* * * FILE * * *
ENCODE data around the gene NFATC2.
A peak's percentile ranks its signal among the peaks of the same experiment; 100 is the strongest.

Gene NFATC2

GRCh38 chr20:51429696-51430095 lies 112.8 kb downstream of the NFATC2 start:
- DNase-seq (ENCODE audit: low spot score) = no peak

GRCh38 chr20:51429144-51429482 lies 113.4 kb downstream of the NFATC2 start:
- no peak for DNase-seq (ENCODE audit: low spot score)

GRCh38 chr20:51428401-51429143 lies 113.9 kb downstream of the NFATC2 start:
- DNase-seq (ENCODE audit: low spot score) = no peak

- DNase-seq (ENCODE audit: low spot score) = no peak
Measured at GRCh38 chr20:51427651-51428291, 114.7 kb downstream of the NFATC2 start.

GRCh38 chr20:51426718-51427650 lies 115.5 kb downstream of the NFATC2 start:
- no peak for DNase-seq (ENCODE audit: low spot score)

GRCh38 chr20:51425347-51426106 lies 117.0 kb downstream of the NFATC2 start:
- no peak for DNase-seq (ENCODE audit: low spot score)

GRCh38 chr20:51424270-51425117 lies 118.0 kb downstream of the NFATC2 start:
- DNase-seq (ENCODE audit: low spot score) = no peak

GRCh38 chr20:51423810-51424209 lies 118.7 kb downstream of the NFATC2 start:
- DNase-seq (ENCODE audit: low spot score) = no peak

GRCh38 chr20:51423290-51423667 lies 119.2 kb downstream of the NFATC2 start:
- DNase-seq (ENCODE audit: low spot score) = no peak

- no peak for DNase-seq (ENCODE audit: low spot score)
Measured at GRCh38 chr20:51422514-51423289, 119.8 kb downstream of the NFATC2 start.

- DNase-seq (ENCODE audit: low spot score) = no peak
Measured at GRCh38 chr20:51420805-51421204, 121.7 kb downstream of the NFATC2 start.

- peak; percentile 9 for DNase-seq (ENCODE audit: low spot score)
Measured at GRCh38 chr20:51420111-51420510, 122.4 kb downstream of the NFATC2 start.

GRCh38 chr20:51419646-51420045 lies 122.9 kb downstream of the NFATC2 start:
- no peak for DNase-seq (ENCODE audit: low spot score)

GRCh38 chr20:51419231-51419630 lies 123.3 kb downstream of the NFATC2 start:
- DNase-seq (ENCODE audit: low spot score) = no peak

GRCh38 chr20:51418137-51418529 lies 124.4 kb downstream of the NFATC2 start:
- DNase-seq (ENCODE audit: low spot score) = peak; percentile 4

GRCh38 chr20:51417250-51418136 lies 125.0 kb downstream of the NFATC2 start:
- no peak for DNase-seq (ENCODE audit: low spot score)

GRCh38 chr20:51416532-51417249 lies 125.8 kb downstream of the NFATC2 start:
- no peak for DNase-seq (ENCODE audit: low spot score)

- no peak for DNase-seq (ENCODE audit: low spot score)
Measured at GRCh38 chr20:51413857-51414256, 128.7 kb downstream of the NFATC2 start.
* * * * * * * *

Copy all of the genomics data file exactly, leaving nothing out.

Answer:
ENCODE data around the gene NFATC2.
A peak's percentile ranks its signal among the peaks of the same experiment; 100 is the strongest.

Gene NFATC2

GRCh38 chr20:51429696-51430095 lies 112.8 kb downstream of the NFATC2 start:
- DNase-seq (ENCODE audit: low spot score) = no peak

GRCh38 chr20:51429144-51429482 lies 113.4 kb downstream of the NFATC2 start:
- no peak for DNase-seq (ENCODE audit: low spot score)

GRCh38 chr20:51428401-51429143 lies 113.9 kb downstream of the NFATC2 start:
- DNase-seq (ENCODE audit: low spot score) = no peak

- DNase-seq (ENCODE audit: low spot score) = no peak
Measured at GRCh38 chr20:51427651-51428291, 114.7 kb downstream of the NFATC2 start.

GRCh38 chr20:51426718-51427650 lies 115.5 kb downstream of the NFATC2 start:
- no peak for DNase-seq (ENCODE audit: low spot score)

GRCh38 chr20:51425347-51426106 lies 117.0 kb downstream of the NFATC2 start:
- no peak for DNase-seq (ENCODE audit: low spot score)

GRCh38 chr20:51424270-51425117 lies 118.0 kb downstream of the NFATC2 start:
- DNase-seq (ENCODE audit: low spot score) = no peak

GRCh38 chr20:51423810-51424209 lies 118.7 kb downstream of the NFATC2 start:
- DNase-seq (ENCODE audit: low spot score) = no peak

GRCh38 chr20:51423290-51423667 lies 119.2 kb downstream of the NFATC2 start:
- DNase-seq (ENCODE audit: low spot score) = no peak

- no peak for DNase-seq (ENCODE audit: low spot score)
Measured at GRCh38 chr20:51422514-51423289, 119.8 kb downstream of the NFATC2 start.

- DNase-seq (ENCODE audit: low spot score) = no peak
Measured at GRCh38 chr20:51420805-51421204, 121.7 kb downstream of the NFATC2 start.

- peak; percentile 9 for DNase-seq (ENCODE audit: low spot score)
Measured at GRCh38 chr20:51420111-51420510, 122.4 kb downstream of the NFATC2 start.

GRCh38 chr20:51419646-51420045 lies 122.9 kb downstream of the NFATC2 start:
- no peak for DNase-seq (ENCODE audit: low spot score)

GRCh38 chr20:51419231-51419630 lies 123.3 kb downstream of the NFATC2 start:
- DNase-seq (ENCODE audit: low spot score) = no peak

GRCh38 chr20:51418137-51418529 lies 124.4 kb downstream of the NFATC2 start:
- DNase-seq (ENCODE audit: low spot score) = peak; percentile 4

GRCh38 chr20:51417250-51418136 lies 125.0 kb downstream of the NFATC2 start:
- no peak for DNase-seq (ENCODE audit: low spot score)

GRCh38 chr20:51416532-51417249 lies 125.8 kb downstream of the NFATC2 start:
- no peak for DNase-seq (ENCODE audit: low spot score)

- no peak for DNase-seq (ENCODE audit: low spot score)
Measured at GRCh38 chr20:51413857-51414256, 128.7 kb downstream of the NFATC2 start.